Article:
- Therapists are aware that life isn’t easy: I learned very quickly as a developing young adult that life is life and it is hard. No one is immune from the pressures and pains of life, even a therapist. We must be mindful that therapists struggle with their own challenges and that some days are more difficult than others. I remember having an admirable medical practitioner at the age of 15. She was from Bogota Columbia and traveled the world studying medicine. After years of looking up to her and admiring everything about her, I was informed she had resigned. Shocked, I called the office just to confirm that what I had heard was true. I was told, with my doctor’s approval, the reason for her resignation was that her mother was struggling with cancer and Alzheimer’s Disease and may not live. This was difficult for me to fathom because I hadn’t considered the reality that she too was a human and had challenges she had to face.
- Good therapists aren’t always ready to talk about difficult subjects: A good and skilled therapist will be ready for whatever may need to be discussed in the office or therapy room. A relationship between a client and his or her therapist should include open communication, authenticity, and patience. If you struggle with seeing your therapist in public, using the restroom in their office, running into them in the parking lot, seeing them say goodbye to other clients,etc., consider bringing these things up in therapy. I once had a client tell me that he felt uncomfortable entertaining the thought that I would one day have children and be married. As a single graduate student studying counseling psychology a few years ago I encountered 5 clients who saw me as the “baby” or the “freshman therapist.” Although I was certainly a “baby” to counseling at that time, that did not mean I couldn’t have a life (and life experiences) outside of the career title. But for many of my young clients, I was just a therapist (with no personal life) and that was it.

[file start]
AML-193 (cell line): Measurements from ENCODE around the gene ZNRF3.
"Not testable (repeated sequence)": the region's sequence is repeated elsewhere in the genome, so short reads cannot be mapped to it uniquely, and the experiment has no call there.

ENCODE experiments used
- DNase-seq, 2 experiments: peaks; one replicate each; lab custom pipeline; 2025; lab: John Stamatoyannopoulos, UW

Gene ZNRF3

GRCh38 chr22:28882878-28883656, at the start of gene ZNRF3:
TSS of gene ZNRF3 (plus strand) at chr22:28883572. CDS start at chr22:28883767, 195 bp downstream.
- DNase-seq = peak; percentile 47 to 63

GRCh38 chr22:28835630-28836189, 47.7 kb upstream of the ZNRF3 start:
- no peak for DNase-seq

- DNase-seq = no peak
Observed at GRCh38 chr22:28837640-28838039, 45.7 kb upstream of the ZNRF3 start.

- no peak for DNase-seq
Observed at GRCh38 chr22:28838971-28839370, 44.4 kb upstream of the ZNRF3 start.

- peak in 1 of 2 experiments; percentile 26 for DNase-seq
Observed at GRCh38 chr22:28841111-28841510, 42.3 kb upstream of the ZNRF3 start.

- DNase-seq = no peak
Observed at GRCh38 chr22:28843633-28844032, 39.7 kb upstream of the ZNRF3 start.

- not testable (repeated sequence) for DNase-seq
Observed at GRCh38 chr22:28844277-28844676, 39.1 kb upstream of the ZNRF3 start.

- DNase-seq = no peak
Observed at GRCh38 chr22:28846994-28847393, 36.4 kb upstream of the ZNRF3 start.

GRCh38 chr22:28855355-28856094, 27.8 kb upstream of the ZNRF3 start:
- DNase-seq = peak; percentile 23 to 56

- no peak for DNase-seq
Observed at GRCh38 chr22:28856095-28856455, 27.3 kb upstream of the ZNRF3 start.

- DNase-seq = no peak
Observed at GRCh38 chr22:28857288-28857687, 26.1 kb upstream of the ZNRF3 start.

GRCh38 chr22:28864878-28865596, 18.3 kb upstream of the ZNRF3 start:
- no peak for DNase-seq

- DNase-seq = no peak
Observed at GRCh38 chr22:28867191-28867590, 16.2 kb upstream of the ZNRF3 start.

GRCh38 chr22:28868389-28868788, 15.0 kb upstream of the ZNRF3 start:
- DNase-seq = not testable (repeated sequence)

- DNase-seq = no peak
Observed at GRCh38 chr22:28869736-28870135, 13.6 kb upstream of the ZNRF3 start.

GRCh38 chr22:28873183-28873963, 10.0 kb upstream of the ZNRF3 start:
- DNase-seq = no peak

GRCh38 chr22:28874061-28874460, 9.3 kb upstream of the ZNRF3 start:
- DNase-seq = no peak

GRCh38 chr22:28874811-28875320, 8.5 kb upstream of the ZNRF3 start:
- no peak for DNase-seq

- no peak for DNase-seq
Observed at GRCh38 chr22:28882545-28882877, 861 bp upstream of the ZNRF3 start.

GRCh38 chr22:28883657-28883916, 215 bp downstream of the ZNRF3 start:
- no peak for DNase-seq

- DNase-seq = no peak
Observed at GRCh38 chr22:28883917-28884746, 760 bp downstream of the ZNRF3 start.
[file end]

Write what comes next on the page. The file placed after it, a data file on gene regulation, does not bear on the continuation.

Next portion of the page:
- They most likely have personal experience: It can sometimes be hard to believe that your very own therapist may also have a history of depression or anxiety, struggle with an oppositional child or abusive spouse, or has a friend or family member who may be struggling with life. It is important to remind yourself that not all therapists have learned what they know from higher education or being trained by seasoned professionals. Some therapists have been where you are or have experienced barriers or struggled with the things you or someone you know are. Take advantage of this personal knowledge. Ask questions if you know your therapist well and you both have built trust.
How do you see your therapist? Do you know how to maintain a realistic view of who they are?
As always, I wish you well.